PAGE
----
India’s debt crisis unfolds

India‘s economy is on its knees. The country is torn apart by extremes of
Rich & Poor

Rich & Poor (Photo credit: DanMoralesPhotography)

poverty and wealth, corruption and political in-fighting. Everyone keeps cash at home; architects building new homes are often asked to include wall cavities designed for storing cash. Businesses prefer to use hawala instead of SWIFT to transfer money. Friends in New Delhi are comparing the crisis to Zimbabwe in 2oo8 when people bought groceries for 1bnZim dollar notes. I hope it doesn’t get that far.
Here’s a quick round up from the press on why the economy is sinking. reckons new economic reforms will never work, as all previous attempts have failed in the past. The answer lies in working to eradicate the institutionalised corruption that drowns out all other state policies,  according to the author.
India is facing a full scale financial crisis, according to Bloomberg, and must curb public borrowing, reduce its external deficit, attract foreign investment and get inflation back down to restore growth. Chances of that happening are slim unless politicians get their act together.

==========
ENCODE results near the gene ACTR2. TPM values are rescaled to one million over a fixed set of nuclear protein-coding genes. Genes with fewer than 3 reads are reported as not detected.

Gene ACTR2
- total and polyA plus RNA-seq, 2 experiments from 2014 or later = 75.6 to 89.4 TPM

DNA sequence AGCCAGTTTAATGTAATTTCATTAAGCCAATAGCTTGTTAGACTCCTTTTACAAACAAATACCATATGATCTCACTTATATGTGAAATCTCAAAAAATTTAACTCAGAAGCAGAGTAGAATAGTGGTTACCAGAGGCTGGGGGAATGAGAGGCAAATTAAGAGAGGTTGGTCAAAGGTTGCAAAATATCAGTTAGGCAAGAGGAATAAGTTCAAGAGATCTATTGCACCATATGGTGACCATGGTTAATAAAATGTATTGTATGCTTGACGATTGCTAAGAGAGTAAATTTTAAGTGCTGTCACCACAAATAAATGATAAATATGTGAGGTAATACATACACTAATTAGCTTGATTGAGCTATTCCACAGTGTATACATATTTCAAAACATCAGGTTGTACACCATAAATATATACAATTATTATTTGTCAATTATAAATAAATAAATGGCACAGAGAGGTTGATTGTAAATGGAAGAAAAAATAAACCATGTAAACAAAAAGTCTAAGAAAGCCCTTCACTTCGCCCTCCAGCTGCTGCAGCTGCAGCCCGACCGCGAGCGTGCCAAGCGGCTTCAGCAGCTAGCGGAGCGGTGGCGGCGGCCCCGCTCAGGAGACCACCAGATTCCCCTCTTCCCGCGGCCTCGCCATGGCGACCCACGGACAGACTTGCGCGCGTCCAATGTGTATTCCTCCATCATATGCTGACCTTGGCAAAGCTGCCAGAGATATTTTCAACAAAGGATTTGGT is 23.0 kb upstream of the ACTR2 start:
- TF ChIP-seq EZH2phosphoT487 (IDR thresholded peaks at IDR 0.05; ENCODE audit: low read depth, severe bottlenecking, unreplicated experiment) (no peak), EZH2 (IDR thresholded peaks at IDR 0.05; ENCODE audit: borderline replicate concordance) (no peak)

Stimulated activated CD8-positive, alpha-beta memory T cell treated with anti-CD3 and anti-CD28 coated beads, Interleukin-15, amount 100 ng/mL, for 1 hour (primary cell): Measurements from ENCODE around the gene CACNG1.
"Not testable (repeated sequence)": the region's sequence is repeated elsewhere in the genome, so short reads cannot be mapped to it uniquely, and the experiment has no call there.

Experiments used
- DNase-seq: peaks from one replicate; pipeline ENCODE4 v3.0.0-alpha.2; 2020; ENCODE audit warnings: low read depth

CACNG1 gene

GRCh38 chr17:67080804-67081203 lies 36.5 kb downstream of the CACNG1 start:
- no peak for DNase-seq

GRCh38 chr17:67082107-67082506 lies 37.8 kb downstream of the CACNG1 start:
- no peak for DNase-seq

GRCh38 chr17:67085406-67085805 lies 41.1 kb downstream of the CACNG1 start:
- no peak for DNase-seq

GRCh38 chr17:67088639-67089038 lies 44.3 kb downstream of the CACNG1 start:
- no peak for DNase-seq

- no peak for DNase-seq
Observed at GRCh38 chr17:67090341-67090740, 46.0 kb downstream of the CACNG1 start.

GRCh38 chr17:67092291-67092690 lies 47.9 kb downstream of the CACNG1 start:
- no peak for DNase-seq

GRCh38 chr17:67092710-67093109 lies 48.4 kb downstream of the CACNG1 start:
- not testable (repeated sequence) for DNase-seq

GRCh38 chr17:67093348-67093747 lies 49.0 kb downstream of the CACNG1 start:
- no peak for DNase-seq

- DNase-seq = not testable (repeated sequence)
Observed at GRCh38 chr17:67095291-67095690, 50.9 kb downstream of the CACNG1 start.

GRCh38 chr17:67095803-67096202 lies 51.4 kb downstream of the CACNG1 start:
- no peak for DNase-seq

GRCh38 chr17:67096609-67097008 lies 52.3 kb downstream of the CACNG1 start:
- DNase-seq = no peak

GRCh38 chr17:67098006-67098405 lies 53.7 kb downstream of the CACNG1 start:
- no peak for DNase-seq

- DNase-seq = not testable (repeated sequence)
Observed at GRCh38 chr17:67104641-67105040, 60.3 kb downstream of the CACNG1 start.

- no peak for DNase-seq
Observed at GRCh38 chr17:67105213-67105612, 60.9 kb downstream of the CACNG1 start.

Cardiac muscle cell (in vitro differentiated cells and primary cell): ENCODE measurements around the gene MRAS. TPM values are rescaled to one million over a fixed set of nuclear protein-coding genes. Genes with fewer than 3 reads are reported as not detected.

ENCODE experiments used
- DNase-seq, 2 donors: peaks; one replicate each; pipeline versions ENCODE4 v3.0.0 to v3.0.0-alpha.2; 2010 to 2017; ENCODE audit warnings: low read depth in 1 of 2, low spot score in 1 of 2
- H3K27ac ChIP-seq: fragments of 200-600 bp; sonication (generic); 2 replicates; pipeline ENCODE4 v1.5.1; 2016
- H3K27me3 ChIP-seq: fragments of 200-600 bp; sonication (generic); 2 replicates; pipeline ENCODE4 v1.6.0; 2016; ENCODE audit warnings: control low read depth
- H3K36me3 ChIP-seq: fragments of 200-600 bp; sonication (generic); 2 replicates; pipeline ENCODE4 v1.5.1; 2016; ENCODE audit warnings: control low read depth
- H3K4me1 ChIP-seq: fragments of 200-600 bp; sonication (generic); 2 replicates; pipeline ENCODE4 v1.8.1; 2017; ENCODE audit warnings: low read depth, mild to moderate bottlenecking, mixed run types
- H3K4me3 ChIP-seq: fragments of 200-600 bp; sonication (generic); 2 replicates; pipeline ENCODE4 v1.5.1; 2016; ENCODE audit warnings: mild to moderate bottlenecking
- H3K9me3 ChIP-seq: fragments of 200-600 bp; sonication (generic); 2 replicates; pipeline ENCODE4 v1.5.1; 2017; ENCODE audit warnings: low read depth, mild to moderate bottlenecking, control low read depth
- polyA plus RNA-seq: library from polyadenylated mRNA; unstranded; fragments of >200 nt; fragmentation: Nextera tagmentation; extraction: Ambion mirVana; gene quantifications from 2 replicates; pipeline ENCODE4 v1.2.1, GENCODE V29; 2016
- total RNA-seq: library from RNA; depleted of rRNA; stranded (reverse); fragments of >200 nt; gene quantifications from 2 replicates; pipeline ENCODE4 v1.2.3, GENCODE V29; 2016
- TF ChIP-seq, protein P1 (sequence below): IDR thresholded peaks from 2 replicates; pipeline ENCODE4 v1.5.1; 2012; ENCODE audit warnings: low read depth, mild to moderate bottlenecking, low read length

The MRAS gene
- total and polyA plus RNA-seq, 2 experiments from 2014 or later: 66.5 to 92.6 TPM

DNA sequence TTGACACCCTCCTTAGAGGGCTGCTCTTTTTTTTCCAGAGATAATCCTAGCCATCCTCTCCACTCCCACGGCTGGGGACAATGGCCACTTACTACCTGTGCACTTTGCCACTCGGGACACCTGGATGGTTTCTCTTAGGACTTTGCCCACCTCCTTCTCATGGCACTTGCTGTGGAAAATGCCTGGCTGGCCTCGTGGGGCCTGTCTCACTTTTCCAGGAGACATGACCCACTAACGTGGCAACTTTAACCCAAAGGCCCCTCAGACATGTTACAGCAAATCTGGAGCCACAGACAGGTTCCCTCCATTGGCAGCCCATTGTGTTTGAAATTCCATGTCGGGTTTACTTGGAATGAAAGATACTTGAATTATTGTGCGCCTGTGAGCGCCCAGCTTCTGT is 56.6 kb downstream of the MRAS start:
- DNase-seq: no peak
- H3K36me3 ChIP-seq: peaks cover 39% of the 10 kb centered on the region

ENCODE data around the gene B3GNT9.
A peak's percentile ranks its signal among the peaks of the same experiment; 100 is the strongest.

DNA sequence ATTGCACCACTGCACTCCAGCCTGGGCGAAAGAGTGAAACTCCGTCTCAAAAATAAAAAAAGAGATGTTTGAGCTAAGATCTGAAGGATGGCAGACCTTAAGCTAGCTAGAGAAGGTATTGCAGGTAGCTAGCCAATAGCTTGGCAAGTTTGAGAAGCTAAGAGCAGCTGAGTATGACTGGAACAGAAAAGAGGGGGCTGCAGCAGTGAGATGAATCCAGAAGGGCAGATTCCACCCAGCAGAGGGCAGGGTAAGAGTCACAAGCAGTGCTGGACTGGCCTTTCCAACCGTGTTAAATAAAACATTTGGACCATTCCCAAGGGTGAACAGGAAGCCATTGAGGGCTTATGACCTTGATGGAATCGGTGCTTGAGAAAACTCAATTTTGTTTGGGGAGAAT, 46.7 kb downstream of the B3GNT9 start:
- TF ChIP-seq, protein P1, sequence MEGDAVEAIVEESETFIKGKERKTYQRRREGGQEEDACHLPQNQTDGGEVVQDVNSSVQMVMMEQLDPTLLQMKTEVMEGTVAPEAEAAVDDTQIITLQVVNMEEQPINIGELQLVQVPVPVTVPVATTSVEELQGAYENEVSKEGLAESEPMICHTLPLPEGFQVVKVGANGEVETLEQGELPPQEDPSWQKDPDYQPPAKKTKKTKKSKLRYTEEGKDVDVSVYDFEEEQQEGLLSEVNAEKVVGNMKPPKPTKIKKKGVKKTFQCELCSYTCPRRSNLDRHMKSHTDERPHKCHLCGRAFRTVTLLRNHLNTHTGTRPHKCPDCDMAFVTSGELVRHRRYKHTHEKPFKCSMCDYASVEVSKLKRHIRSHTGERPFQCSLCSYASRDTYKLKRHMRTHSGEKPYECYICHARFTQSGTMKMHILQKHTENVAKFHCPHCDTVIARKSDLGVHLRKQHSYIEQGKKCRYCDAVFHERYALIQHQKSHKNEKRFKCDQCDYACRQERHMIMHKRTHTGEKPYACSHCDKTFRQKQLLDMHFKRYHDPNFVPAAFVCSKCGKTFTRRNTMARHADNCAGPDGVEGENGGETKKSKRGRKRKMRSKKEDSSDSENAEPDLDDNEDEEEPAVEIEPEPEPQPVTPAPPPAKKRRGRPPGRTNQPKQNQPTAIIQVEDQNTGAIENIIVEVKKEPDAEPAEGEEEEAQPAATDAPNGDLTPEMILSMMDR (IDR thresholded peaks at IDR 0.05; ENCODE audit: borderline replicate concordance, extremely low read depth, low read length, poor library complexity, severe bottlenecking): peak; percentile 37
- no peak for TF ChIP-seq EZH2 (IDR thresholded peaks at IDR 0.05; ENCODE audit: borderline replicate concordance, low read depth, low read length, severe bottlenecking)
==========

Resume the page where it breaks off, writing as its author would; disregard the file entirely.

The rupee was down another 0.5 percent against the dollar on Monday and a further 0.6 percent in early trading on Tuesday, to 66.43 rupees to the dollar, bringing its decline since early May to a little more than 20 percent, the New York Times reported this week.
And the economy’s chances of growth in the future are weak, according to several investment banks who spoke to Reuters this week.

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